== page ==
The Wisdom Pattern: Order, Disorder, Reorder

By Richard Rohr. Franciscan Media, 2020. 224 pages. $18.99/paperback; $9.99/eBook.

Richard Rohr, a Franciscan priest and founder of the Center for Action and Contemplation, is a widely admired spiritual writer who seeks in his work to encourage an engaged, informed Christianity in which contemplative practice enables the confrontation of social justice issues. He speaks of “incarnational mysticism,” and has decried Christian teachings that uphold an exploitative relationship between humans and the rest of creation, and teachings that fear our physicality and diversity.

The Wisdom Pattern begins with a diagnostic analysis of our times, in which the long-known structures of order and authority are dissolving throughout society, with associated social and personal disorientations. Rohr emphasizes how postmodernism’s deconstruction of meanings and certainties of modernity both expresses and contributes to the decline of the legitimacy of institutions and of confidence. He argues that there is in this time of turmoil an opportunity to embrace a renewed understanding of the gospel, whose logic is “more spacious and filled with compassion than any system of thought that the world has been able to create. Why would anyone settle for the small mind of rationalism or the no-mind of non-rationalism? This is the Great Mind of Christ.”

Rohr draws extensively on biblical material to argue that our fears, our sense of dislocation and victimhood, and our divided selves all represent an opportunity to move towards a wholeness more deeply grounded in the experience of God’s presence: “faith only builds on that totally positive place within, however small. It needs an interior ‘Yes’ to begin . . . just a mustard-seed-sized place that is in love, that is open to grace, that is thrilled, that has found something wonderful.” He argues that “faith, however, allows us to hold the tension until we can recognize the true evil—of which we are a part. That’s foundational to all compassionate and nonviolent thinking.” 

Over and over, Rohr exhorts his readers to reinterpret traditional verities and human dilemmas in light of recent critical social theory, to understand the process of deconstruction as allowing us to re-vision the radical nature of the gospel and of prophetic religion.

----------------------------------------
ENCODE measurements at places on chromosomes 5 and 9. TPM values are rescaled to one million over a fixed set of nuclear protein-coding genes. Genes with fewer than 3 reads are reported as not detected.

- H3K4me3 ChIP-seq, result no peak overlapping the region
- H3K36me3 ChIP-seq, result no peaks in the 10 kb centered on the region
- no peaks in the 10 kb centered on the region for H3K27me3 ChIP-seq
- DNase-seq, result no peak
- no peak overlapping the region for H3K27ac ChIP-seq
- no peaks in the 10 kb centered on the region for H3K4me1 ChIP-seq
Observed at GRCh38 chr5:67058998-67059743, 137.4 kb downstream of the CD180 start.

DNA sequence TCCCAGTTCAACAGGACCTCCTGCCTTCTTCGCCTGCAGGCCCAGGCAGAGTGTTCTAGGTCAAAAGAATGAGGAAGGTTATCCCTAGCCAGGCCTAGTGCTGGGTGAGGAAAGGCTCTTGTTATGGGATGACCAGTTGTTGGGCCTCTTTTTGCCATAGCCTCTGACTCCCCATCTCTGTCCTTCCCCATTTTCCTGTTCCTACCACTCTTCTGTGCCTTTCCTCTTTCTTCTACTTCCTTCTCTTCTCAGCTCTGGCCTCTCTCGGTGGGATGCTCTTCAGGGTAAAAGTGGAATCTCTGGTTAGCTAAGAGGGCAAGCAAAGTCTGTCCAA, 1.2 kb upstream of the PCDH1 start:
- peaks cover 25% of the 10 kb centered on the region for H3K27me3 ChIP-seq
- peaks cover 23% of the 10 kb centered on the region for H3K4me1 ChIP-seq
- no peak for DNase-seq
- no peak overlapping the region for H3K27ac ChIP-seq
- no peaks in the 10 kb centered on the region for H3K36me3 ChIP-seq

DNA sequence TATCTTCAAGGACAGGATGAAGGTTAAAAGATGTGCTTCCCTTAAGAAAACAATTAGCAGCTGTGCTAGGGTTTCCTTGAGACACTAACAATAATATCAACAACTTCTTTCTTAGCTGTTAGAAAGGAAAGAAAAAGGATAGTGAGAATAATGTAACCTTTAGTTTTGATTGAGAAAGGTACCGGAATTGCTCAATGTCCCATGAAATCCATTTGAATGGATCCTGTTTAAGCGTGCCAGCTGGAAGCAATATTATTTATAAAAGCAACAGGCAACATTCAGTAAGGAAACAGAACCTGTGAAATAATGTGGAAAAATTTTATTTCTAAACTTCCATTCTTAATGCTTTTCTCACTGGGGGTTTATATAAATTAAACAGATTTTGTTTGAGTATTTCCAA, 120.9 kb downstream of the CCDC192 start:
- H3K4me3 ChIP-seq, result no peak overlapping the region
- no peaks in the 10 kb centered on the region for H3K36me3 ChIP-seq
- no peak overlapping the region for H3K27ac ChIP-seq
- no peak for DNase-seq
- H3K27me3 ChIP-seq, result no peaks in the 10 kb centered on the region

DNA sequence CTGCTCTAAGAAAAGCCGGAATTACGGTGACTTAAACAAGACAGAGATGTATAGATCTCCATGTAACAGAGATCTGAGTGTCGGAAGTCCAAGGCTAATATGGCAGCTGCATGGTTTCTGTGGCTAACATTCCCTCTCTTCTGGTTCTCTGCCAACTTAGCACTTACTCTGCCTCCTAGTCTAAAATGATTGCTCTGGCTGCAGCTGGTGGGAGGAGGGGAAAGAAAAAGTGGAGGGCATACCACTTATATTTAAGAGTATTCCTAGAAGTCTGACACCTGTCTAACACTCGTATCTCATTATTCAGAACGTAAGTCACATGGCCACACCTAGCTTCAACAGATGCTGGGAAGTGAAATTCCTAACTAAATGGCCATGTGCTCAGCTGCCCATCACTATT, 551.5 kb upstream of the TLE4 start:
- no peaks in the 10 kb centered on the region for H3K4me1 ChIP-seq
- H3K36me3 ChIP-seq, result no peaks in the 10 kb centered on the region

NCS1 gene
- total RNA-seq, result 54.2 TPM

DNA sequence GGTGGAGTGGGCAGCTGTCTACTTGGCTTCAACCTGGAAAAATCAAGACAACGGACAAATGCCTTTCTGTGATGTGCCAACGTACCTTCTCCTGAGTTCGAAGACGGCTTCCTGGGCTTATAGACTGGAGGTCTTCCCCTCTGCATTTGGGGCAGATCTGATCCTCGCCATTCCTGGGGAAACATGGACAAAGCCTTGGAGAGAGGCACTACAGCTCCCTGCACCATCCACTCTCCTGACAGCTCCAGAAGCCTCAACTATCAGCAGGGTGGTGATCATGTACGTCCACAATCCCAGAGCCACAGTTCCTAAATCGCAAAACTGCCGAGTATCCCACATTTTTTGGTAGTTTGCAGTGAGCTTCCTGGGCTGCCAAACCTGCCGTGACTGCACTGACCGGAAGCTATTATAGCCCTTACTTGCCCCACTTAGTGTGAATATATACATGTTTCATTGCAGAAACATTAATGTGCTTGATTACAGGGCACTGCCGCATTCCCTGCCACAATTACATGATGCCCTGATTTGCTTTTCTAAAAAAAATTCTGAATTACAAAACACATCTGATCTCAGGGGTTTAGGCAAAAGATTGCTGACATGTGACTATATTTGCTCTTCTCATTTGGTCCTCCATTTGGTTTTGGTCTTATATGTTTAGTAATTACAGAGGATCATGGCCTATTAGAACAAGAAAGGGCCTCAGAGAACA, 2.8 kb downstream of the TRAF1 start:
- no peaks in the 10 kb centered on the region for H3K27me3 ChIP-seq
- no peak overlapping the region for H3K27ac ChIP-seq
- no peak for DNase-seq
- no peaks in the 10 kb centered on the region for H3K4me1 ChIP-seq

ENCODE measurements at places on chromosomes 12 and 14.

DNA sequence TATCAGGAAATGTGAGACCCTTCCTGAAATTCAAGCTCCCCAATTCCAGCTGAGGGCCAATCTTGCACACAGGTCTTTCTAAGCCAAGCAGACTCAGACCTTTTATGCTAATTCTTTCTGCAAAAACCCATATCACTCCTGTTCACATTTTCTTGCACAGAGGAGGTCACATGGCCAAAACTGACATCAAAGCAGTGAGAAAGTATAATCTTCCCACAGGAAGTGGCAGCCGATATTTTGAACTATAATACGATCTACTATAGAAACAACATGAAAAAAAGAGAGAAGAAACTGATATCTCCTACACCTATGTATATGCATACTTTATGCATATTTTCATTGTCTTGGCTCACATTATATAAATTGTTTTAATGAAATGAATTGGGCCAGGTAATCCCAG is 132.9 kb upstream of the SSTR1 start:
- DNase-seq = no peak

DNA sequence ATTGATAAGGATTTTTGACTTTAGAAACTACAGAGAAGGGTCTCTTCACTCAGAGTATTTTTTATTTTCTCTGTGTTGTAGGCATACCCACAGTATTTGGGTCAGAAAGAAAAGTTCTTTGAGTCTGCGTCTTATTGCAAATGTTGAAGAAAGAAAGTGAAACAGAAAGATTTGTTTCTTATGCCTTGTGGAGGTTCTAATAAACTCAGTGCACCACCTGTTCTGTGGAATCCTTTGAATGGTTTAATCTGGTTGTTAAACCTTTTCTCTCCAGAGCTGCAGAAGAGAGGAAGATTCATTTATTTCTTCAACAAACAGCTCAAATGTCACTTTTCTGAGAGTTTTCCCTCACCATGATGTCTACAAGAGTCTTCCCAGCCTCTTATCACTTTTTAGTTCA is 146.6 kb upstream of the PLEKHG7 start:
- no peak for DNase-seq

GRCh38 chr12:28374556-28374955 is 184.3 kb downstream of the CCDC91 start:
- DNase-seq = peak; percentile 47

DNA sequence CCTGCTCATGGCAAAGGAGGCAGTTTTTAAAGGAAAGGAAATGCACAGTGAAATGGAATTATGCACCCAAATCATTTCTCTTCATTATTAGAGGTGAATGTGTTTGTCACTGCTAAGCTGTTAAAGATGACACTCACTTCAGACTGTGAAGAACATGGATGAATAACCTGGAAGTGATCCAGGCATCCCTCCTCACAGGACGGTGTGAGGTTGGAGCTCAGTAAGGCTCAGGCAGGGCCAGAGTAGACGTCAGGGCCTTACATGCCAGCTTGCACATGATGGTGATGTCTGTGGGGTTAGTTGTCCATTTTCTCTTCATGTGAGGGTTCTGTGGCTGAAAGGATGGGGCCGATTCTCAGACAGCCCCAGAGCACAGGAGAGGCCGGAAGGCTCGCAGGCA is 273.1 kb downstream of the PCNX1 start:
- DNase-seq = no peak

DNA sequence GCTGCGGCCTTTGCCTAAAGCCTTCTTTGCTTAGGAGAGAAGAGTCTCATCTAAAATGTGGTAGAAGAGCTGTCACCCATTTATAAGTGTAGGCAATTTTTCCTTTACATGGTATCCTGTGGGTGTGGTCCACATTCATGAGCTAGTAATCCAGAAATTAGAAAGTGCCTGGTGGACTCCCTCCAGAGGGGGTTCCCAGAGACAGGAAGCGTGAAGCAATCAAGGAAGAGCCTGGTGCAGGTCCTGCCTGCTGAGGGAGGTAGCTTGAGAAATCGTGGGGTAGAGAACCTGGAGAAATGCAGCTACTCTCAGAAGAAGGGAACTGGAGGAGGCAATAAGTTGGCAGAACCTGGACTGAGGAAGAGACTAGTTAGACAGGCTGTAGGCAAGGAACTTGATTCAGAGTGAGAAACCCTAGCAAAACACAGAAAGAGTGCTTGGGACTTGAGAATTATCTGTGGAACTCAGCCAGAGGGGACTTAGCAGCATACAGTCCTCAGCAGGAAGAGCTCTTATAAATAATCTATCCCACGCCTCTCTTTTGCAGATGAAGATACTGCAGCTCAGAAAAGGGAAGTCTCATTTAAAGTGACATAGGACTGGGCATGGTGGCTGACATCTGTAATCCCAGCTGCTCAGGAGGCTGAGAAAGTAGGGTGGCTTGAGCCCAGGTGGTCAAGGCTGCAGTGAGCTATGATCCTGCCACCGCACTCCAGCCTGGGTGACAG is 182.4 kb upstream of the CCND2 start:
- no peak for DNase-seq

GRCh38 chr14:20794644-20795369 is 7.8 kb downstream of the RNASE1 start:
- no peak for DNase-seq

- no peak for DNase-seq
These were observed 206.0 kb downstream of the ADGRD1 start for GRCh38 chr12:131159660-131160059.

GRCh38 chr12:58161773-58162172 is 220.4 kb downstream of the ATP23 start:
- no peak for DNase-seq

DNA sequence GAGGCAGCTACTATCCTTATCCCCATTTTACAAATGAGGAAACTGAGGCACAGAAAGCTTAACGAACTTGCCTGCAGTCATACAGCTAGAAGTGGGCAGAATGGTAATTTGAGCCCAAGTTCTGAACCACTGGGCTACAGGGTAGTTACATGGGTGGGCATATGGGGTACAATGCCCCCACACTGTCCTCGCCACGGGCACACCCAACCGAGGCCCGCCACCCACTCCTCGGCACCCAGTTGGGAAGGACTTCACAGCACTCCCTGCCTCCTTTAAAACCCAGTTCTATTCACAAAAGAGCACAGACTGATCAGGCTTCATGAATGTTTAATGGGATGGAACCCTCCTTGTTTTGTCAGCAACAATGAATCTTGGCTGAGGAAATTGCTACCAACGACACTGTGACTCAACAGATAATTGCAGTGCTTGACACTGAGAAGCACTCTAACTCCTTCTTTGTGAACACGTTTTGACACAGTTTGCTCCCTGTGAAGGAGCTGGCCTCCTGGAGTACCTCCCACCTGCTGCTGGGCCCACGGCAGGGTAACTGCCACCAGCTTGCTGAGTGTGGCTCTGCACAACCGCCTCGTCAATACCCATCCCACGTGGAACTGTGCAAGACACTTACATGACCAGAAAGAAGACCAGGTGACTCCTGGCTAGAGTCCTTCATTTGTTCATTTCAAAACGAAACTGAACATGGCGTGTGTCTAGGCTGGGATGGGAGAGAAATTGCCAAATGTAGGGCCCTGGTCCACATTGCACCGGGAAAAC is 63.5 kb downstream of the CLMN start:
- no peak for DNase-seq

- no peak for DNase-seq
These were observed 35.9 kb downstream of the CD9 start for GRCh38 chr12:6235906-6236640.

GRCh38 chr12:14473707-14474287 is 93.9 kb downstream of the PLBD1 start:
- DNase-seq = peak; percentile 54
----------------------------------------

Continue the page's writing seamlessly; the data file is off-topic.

Rohr applies his teaching to our relationship with the earth as well (“the Great Chain of Being”), to the experience and power of forgiveness, and to the need for structures and boundaries that support the flourishing of abundant spiritual life (“Limits are good teachers”).

The limit he endorses most strongly is the acceptance of our own limited understandings, recognizing that our world—including human nature—is much more complex than we can ever comprehend and capture in formulae and systems of thought. In this connection, he quotes Erasmus: “Is it not possible to have fellowship with the Father, Son and Holy Spirit, without being able to explain philosophically the distinction between them?” Focusing on Christian love as the foundation of authentic religion, Erasmus represents the “reconstruction” strand of Catholicism: reform that obeys the constraints of love, in all their intricacies, such that the church is no longer the servant of the rich and powerful. 

In order to do this work honestly, Rohr argues, we must learn to live in appreciation of the shadowlands: that is, to accept our own faults and imperfections as well as those of our institutions and culture. Rohr teaches not to acquiesce but rather to understand their functions and their power in our lives so realistically that we are able to transform ourselves out of their grip. Knowing and naming our brokenness is necessary to healing.

The tone of the book is engaging and accessible: the tone, I may say, of good Catholic homilies I have heard over the years. This is a passionate but not an angry book. Much of what Rohr teaches will feel familiar to Friends, even when it is put in very Catholic terms (and Rohr does not shy away from critiquing Catholic structures and culture), though I am not sure I ever found a clear articulation of what the “wisdom pattern” is. 

While I enjoyed spending some time in Rohr’s company, I could not help feeling that the Quakerism of Fox, Penington, Woolman, and others has something which Rohr needs: a method of transformation that goes beyond the helpful change of worldview that Rohr encourages. I recall Christopher Story’s comment, as he was searching among earnest teachers for an authentic religion: “They could tell what sin was . . . but [as to] how to come out of sin, which was the thing I wanted to know, here they left me at a loss.” Still, Rohr speaks as an earnest, committed person of our times: committed to justice, peace, and right stewardship of the earth, and to living a spirituality that serves those goals.  

Brian Drayton worships with Souhegan (N.H.) Meeting. He blogs at 

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